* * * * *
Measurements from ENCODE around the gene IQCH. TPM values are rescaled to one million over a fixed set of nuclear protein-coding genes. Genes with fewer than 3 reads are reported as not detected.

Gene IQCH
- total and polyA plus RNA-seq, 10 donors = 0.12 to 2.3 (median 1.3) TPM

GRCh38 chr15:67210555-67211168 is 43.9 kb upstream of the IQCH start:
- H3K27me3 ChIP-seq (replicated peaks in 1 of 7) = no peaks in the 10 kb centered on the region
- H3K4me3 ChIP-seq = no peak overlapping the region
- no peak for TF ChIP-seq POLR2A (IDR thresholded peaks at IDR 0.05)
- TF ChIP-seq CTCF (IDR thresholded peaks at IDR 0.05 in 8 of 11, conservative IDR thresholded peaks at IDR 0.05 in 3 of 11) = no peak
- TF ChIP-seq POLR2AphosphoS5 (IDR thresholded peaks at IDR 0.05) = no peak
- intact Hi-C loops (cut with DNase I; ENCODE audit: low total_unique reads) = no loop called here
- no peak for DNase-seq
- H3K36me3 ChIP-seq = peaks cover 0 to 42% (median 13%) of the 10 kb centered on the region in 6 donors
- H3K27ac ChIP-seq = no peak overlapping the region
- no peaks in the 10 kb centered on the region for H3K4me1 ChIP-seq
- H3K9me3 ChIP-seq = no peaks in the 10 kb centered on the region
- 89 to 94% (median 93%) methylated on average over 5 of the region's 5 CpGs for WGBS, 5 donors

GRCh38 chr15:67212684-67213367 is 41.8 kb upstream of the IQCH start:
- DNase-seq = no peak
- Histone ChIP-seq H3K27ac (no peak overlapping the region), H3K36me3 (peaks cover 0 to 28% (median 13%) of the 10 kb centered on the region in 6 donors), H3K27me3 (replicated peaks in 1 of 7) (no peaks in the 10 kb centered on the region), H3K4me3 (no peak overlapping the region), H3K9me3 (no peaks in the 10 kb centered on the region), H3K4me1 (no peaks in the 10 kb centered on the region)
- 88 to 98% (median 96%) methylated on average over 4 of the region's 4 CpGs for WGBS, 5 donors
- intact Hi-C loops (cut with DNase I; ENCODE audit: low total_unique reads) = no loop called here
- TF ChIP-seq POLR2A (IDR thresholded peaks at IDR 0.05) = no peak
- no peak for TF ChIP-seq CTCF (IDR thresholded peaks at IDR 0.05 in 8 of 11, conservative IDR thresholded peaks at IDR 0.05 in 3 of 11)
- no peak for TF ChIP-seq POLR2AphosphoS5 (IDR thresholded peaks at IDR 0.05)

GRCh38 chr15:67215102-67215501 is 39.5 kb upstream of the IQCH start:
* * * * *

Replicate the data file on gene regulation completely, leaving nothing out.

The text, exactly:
Measurements from ENCODE around the gene IQCH. TPM values are rescaled to one million over a fixed set of nuclear protein-coding genes. Genes with fewer than 3 reads are reported as not detected.

Gene IQCH
- total and polyA plus RNA-seq, 10 donors = 0.12 to 2.3 (median 1.3) TPM

GRCh38 chr15:67210555-67211168 is 43.9 kb upstream of the IQCH start:
- H3K27me3 ChIP-seq (replicated peaks in 1 of 7) = no peaks in the 10 kb centered on the region
- H3K4me3 ChIP-seq = no peak overlapping the region
- no peak for TF ChIP-seq POLR2A (IDR thresholded peaks at IDR 0.05)
- TF ChIP-seq CTCF (IDR thresholded peaks at IDR 0.05 in 8 of 11, conservative IDR thresholded peaks at IDR 0.05 in 3 of 11) = no peak
- TF ChIP-seq POLR2AphosphoS5 (IDR thresholded peaks at IDR 0.05) = no peak
- intact Hi-C loops (cut with DNase I; ENCODE audit: low total_unique reads) = no loop called here
- no peak for DNase-seq
- H3K36me3 ChIP-seq = peaks cover 0 to 42% (median 13%) of the 10 kb centered on the region in 6 donors
- H3K27ac ChIP-seq = no peak overlapping the region
- no peaks in the 10 kb centered on the region for H3K4me1 ChIP-seq
- H3K9me3 ChIP-seq = no peaks in the 10 kb centered on the region
- 89 to 94% (median 93%) methylated on average over 5 of the region's 5 CpGs for WGBS, 5 donors

GRCh38 chr15:67212684-67213367 is 41.8 kb upstream of the IQCH start:
- DNase-seq = no peak
- Histone ChIP-seq H3K27ac (no peak overlapping the region), H3K36me3 (peaks cover 0 to 28% (median 13%) of the 10 kb centered on the region in 6 donors), H3K27me3 (replicated peaks in 1 of 7) (no peaks in the 10 kb centered on the region), H3K4me3 (no peak overlapping the region), H3K9me3 (no peaks in the 10 kb centered on the region), H3K4me1 (no peaks in the 10 kb centered on the region)
- 88 to 98% (median 96%) methylated on average over 4 of the region's 4 CpGs for WGBS, 5 donors
- intact Hi-C loops (cut with DNase I; ENCODE audit: low total_unique reads) = no loop called here
- TF ChIP-seq POLR2A (IDR thresholded peaks at IDR 0.05) = no peak
- no peak for TF ChIP-seq CTCF (IDR thresholded peaks at IDR 0.05 in 8 of 11, conservative IDR thresholded peaks at IDR 0.05 in 3 of 11)
- no peak for TF ChIP-seq POLR2AphosphoS5 (IDR thresholded peaks at IDR 0.05)

GRCh38 chr15:67215102-67215501 is 39.5 kb upstream of the IQCH start: